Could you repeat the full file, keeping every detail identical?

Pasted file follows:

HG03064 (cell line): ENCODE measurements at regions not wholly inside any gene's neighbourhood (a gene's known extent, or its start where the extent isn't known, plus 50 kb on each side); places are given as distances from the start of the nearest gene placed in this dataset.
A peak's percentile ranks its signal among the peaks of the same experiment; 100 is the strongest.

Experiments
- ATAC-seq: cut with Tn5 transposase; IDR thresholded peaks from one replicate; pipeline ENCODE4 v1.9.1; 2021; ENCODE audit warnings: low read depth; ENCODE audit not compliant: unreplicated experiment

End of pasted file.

HG03064 (cell line): ENCODE measurements at regions not wholly inside any gene's neighbourhood (a gene's known extent, or its start where the extent isn't known, plus 50 kb on each side); places are given as distances from the start of the nearest gene placed in this dataset.
A peak's percentile ranks its signal among the peaks of the same experiment; 100 is the strongest.

Experiments
- ATAC-seq: cut with Tn5 transposase; IDR thresholded peaks from one replicate; pipeline ENCODE4 v1.9.1; 2021; ENCODE audit warnings: low read depth; ENCODE audit not compliant: unreplicated experiment